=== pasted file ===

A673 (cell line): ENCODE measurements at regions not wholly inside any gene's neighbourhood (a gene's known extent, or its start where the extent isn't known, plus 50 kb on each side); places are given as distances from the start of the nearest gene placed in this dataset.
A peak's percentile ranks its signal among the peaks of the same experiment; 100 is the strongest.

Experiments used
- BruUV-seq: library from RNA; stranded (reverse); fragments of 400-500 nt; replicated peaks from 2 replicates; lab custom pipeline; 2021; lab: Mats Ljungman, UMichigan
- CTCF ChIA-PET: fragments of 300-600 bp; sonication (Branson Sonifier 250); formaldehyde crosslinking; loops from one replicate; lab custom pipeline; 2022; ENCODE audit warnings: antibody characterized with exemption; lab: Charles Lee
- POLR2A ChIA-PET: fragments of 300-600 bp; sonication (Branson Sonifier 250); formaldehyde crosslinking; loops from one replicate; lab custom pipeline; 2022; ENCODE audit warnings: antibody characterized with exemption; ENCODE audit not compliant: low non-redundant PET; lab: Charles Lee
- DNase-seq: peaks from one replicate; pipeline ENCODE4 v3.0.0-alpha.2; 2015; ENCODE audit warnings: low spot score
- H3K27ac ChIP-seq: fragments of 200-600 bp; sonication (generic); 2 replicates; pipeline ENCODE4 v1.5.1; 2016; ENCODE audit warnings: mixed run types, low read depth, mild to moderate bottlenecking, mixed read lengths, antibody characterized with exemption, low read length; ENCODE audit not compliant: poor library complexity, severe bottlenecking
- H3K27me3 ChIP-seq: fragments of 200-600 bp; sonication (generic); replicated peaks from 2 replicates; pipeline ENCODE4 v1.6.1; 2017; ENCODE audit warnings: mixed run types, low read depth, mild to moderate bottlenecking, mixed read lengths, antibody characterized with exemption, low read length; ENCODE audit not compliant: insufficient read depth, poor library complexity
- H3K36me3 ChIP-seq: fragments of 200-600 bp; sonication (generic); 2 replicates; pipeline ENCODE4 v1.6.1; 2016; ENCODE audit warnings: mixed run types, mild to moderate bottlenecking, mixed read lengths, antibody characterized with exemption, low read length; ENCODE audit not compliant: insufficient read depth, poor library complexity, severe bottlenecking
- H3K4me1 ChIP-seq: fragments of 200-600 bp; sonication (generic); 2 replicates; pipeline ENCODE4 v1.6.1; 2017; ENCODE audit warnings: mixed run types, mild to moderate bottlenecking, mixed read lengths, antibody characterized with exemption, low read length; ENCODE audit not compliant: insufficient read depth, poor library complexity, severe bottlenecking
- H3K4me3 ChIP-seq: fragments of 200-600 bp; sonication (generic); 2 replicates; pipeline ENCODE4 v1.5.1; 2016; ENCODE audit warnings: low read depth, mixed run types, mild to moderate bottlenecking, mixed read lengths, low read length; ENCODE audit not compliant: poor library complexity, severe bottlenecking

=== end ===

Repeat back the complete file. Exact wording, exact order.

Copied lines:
A673 (cell line): ENCODE measurements at regions not wholly inside any gene's neighbourhood (a gene's known extent, or its start where the extent isn't known, plus 50 kb on each side); places are given as distances from the start of the nearest gene placed in this dataset.
A peak's percentile ranks its signal among the peaks of the same experiment; 100 is the strongest.

Experiments used
- BruUV-seq: library from RNA; stranded (reverse); fragments of 400-500 nt; replicated peaks from 2 replicates; lab custom pipeline; 2021; lab: Mats Ljungman, UMichigan
- CTCF ChIA-PET: fragments of 300-600 bp; sonication (Branson Sonifier 250); formaldehyde crosslinking; loops from one replicate; lab custom pipeline; 2022; ENCODE audit warnings: antibody characterized with exemption; lab: Charles Lee
- POLR2A ChIA-PET: fragments of 300-600 bp; sonication (Branson Sonifier 250); formaldehyde crosslinking; loops from one replicate; lab custom pipeline; 2022; ENCODE audit warnings: antibody characterized with exemption; ENCODE audit not compliant: low non-redundant PET; lab: Charles Lee
- DNase-seq: peaks from one replicate; pipeline ENCODE4 v3.0.0-alpha.2; 2015; ENCODE audit warnings: low spot score
- H3K27ac ChIP-seq: fragments of 200-600 bp; sonication (generic); 2 replicates; pipeline ENCODE4 v1.5.1; 2016; ENCODE audit warnings: mixed run types, low read depth, mild to moderate bottlenecking, mixed read lengths, antibody characterized with exemption, low read length; ENCODE audit not compliant: poor library complexity, severe bottlenecking
- H3K27me3 ChIP-seq: fragments of 200-600 bp; sonication (generic); replicated peaks from 2 replicates; pipeline ENCODE4 v1.6.1; 2017; ENCODE audit warnings: mixed run types, low read depth, mild to moderate bottlenecking, mixed read lengths, antibody characterized with exemption, low read length; ENCODE audit not compliant: insufficient read depth, poor library complexity
- H3K36me3 ChIP-seq: fragments of 200-600 bp; sonication (generic); 2 replicates; pipeline ENCODE4 v1.6.1; 2016; ENCODE audit warnings: mixed run types, mild to moderate bottlenecking, mixed read lengths, antibody characterized with exemption, low read length; ENCODE audit not compliant: insufficient read depth, poor library complexity, severe bottlenecking
- H3K4me1 ChIP-seq: fragments of 200-600 bp; sonication (generic); 2 replicates; pipeline ENCODE4 v1.6.1; 2017; ENCODE audit warnings: mixed run types, mild to moderate bottlenecking, mixed read lengths, antibody characterized with exemption, low read length; ENCODE audit not compliant: insufficient read depth, poor library complexity, severe bottlenecking
- H3K4me3 ChIP-seq: fragments of 200-600 bp; sonication (generic); 2 replicates; pipeline ENCODE4 v1.5.1; 2016; ENCODE audit warnings: low read depth, mixed run types, mild to moderate bottlenecking, mixed read lengths, low read length; ENCODE audit not compliant: poor library complexity, severe bottlenecking